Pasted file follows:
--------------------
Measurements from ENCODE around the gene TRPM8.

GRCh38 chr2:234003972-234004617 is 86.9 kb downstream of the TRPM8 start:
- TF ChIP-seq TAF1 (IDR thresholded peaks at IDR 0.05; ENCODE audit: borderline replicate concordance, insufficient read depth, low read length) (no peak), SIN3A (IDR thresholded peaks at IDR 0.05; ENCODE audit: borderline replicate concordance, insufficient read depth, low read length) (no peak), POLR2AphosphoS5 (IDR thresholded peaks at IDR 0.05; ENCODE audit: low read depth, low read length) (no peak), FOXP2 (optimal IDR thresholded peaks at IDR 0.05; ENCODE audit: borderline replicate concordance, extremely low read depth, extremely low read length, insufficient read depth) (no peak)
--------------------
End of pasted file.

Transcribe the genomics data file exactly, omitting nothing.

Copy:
Measurements from ENCODE around the gene TRPM8.

GRCh38 chr2:234003972-234004617 is 86.9 kb downstream of the TRPM8 start:
- TF ChIP-seq TAF1 (IDR thresholded peaks at IDR 0.05; ENCODE audit: borderline replicate concordance, insufficient read depth, low read length) (no peak), SIN3A (IDR thresholded peaks at IDR 0.05; ENCODE audit: borderline replicate concordance, insufficient read depth, low read length) (no peak), POLR2AphosphoS5 (IDR thresholded peaks at IDR 0.05; ENCODE audit: low read depth, low read length) (no peak), FOXP2 (optimal IDR thresholded peaks at IDR 0.05; ENCODE audit: borderline replicate concordance, extremely low read depth, extremely low read length, insufficient read depth) (no peak)